With the likely not optimal palette optimization (paradox much?) code I have, this dithering algorithm yields rather impressive results, or at least, competes with the image editing utility that I would be using externally when not trying to have all of the reduction functionality in one place. Next up is requantizing within tiles, and finally...the hard part, reducing the total number of 16 color palettes to 8.

Edit: Haha, 1337th post.

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PostPosted: Fri Nov 20, 2009 9:45 pm 
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Zeld wrote:
Never mind; it seems a collaborator modified my code, when refactoring it, to no longer do the "(component << 3) | (component >> 2)" style upscaling, which it originally did. I had seen on another forum (Just Us League; XKeeper's site) that your suggestion was the proper way to go about the conversion, but of course, when I do "strange things" in my code, anyone refactoring it just assumes it's extraneous and removes it. Unfortunately, only one person has ever refactored my code for me, so...urgh, I was NOT happy to see that just now.
That's why you explain what you're doing with a comment.

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PostPosted: Sun Nov 22, 2009 12:50 am 
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I believe it would be easiest [for me] to reduce the image to black-and-white. Since NES only has 6 shades of gray, I can squeeze them all into an optimized background palette with ease. The palette is optimized such that each 4-color palette shares at least one shade (not counting the background color) with every other palette. This is what it looks like, using black as the background (common) color:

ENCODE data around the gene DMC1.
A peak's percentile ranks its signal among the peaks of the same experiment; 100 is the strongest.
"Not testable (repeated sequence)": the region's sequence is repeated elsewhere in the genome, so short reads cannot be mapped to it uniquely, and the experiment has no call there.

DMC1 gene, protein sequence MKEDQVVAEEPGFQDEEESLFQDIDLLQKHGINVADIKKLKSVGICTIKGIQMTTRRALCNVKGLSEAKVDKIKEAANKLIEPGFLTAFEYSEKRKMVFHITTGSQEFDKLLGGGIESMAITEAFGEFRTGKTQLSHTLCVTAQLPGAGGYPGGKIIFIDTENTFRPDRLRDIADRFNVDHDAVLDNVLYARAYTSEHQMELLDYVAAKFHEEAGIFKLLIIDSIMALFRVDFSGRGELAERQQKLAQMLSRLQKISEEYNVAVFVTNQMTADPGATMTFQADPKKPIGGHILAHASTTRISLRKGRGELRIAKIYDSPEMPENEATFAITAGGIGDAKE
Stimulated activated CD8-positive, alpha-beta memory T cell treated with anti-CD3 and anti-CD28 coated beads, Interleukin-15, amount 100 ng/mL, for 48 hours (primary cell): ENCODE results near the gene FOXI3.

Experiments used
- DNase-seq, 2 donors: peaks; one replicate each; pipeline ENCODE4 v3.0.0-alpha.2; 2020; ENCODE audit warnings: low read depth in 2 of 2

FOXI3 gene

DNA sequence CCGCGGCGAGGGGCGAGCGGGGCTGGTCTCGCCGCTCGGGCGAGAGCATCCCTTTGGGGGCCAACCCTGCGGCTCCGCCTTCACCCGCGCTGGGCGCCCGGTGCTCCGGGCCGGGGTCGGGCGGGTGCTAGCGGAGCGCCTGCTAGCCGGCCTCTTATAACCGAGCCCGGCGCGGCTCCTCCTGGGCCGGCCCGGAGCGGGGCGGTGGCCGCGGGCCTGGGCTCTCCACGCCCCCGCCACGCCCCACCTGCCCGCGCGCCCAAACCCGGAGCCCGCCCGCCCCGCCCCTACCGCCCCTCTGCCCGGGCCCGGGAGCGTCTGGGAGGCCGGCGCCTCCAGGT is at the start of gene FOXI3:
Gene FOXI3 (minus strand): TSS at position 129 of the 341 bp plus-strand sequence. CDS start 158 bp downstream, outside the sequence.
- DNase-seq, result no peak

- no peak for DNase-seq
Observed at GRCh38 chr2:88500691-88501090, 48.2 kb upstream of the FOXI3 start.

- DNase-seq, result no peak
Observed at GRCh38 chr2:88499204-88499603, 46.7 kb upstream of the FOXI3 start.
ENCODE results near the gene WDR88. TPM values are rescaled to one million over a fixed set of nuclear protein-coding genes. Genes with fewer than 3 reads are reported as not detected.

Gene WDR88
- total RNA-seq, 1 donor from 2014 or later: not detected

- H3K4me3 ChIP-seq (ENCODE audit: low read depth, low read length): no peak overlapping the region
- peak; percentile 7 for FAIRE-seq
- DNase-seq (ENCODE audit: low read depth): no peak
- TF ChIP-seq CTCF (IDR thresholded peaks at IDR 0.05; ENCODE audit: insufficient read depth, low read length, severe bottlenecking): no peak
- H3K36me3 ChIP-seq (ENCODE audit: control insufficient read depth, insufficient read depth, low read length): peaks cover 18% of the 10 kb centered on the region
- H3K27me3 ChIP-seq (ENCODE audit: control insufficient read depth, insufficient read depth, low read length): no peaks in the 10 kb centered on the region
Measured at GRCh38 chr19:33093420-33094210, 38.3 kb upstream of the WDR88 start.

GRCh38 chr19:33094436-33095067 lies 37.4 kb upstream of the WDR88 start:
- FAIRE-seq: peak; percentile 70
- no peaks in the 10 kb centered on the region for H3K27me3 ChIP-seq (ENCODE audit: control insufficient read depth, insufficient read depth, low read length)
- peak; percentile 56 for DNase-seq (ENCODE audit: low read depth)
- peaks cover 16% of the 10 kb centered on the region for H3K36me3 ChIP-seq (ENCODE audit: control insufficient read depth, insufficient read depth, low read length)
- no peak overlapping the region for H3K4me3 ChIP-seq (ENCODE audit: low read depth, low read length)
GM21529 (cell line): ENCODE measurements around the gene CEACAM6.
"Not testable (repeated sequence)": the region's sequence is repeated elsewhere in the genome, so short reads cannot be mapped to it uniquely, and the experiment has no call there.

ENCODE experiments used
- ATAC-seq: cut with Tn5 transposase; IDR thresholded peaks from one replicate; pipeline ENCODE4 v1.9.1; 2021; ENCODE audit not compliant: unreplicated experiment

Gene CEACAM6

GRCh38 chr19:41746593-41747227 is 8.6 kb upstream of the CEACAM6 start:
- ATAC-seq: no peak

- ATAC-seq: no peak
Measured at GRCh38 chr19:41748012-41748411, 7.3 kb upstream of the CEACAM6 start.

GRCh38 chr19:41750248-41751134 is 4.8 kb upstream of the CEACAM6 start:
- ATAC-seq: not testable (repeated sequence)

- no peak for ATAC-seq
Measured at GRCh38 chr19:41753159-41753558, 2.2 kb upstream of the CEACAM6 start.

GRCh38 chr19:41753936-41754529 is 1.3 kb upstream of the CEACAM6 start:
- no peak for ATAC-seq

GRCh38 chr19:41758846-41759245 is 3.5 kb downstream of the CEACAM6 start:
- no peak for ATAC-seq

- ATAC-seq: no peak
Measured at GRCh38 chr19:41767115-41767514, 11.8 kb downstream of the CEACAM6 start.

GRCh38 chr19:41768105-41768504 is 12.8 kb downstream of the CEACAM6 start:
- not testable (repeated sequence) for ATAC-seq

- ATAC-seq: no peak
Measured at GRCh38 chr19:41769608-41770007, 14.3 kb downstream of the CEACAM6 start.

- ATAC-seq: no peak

Image

And with white as the background color:
Image

The idea is that adjacent tiles in the image need to share some colors between them. But each tile should also be given the chance to display its own unique colors. If, for example, adjacent tiles only shared one color (the background color) then the image would (more often than not) have very sharply-defined tile edges. This is because the tiles cannot happily blend into one another, due to the restriction of only sharing a single color. To put it shortly: the more colors each tile shares, the smoother the image will be; but with a lowered color depth. This is the balance I wish to achieve with full-color images.